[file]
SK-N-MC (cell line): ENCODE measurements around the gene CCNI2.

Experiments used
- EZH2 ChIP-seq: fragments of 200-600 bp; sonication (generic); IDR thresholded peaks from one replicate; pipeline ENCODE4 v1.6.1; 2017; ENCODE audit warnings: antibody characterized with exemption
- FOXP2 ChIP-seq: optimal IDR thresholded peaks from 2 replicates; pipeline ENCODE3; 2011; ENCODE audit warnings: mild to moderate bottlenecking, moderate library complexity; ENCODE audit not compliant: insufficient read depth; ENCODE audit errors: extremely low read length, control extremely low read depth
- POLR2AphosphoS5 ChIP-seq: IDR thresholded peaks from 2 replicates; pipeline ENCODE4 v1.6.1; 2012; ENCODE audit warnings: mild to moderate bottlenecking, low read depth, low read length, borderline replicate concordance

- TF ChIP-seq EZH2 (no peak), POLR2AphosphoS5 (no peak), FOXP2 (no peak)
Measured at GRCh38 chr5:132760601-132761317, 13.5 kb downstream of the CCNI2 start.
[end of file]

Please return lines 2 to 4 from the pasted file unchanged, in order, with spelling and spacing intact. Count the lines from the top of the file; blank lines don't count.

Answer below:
Experiments used
- EZH2 ChIP-seq: fragments of 200-600 bp; sonication (generic); IDR thresholded peaks from one replicate; pipeline ENCODE4 v1.6.1; 2017; ENCODE audit warnings: antibody characterized with exemption
- FOXP2 ChIP-seq: optimal IDR thresholded peaks from 2 replicates; pipeline ENCODE3; 2011; ENCODE audit warnings: mild to moderate bottlenecking, moderate library complexity; ENCODE audit not compliant: insufficient read depth; ENCODE audit errors: extremely low read length, control extremely low read depth